It is worth remembering film is only able to benefit from state aid at all in Europe through the ‘cultural exception’. In the language of the EC, “audio-visual works, particularly films, play an important role in shaping European identities. They reflect the cultural diversity of the different traditions and histories of the EU member states and regions.”

The EC has shown a particular interest in whether certain European territories have put in place incentive schemes primarily driven by the desire to grab portable productions, particularly those coming from the US studios. The UK, Germany, Hungary and the Czech Republic all have tax-based schemes which successfully attract Hollywood productions to spend money on goods and services in their territory.

“Does a subsidy race to attract major US productions undermine the effectiveness of aid to support smaller European films?” asked Joaquin Almunia, EC vice-president in charge of competition policy, when the consultation began last summer.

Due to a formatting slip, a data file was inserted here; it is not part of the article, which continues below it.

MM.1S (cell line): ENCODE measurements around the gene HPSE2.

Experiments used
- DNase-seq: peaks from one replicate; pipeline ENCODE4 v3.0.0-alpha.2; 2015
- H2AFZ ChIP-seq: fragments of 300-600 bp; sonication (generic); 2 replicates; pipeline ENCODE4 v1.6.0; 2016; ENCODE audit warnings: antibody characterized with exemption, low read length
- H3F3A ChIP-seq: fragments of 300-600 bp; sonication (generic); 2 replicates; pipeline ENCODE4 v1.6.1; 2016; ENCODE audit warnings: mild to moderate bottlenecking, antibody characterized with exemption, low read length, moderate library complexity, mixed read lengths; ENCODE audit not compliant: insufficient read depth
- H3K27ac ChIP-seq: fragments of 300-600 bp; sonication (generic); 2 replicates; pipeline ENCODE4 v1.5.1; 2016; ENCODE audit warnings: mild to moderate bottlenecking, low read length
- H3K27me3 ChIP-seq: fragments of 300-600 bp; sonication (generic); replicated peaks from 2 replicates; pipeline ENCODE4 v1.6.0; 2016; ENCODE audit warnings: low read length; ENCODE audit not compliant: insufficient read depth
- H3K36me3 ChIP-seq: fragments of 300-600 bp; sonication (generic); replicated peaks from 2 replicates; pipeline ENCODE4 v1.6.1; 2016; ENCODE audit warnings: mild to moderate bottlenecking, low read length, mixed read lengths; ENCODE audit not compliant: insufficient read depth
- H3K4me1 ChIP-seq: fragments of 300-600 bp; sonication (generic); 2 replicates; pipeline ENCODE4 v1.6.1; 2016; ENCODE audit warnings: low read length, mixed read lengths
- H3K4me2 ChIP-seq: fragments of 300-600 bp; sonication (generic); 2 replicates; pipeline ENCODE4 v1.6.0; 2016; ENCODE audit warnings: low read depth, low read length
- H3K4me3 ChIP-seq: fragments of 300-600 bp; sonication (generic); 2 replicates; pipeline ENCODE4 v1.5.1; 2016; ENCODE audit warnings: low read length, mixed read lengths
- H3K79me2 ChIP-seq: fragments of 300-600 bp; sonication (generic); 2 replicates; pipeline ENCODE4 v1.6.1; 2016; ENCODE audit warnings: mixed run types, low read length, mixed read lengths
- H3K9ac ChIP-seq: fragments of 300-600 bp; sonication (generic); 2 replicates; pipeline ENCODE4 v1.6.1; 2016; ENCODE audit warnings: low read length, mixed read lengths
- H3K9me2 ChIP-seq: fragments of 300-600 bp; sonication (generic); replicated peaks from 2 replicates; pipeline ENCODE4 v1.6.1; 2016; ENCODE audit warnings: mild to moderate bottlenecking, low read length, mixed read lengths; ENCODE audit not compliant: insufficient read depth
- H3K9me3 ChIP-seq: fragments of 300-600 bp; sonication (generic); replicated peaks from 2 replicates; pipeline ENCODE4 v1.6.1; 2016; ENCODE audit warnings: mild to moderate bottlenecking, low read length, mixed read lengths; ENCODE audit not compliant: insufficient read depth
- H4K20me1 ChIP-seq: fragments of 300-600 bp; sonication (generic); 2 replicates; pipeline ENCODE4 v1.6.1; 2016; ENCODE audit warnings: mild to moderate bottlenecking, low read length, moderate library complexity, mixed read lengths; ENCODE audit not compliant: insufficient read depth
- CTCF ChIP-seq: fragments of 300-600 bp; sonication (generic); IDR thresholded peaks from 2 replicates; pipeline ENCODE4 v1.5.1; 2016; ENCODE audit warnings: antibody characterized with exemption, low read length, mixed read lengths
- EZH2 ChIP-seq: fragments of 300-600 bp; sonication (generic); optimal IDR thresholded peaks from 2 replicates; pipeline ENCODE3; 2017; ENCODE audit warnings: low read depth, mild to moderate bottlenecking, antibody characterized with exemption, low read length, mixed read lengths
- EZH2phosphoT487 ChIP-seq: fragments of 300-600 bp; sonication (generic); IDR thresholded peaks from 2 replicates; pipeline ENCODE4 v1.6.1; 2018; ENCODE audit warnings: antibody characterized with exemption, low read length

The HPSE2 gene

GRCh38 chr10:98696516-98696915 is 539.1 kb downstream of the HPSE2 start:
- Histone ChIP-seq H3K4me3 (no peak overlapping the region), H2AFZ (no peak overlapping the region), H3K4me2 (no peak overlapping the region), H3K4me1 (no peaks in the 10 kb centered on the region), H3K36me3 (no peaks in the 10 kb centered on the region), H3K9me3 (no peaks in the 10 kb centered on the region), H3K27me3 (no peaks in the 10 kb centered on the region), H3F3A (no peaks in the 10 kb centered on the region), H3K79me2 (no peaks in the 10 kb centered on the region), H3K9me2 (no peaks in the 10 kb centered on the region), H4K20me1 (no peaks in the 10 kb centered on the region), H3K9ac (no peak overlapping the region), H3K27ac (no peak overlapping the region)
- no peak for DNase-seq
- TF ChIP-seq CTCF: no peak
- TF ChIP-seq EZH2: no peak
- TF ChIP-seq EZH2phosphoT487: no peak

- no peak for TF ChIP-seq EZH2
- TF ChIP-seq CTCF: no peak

Both the British Film Institute and German funding leaders have robustly disputed the notion of a subsidy race.

But how likely are the proposals to be adopted? At the moment it is only a consultation process and the EC is at pains to point out that it remains “fully open to suggestions by member states or interested parties”. Its aim is to achieve “a broad consensus”.

Territories defend schemes

There is already widespread agreement across Europe’s major film-making territories. The official French response argues forcefully “territorial conditions are indispensable for the sustainability of public aid schemes”, while the Irish Film Board agrees that if territorialisation were diluted, “governments will no longer see a value to providing support systems”.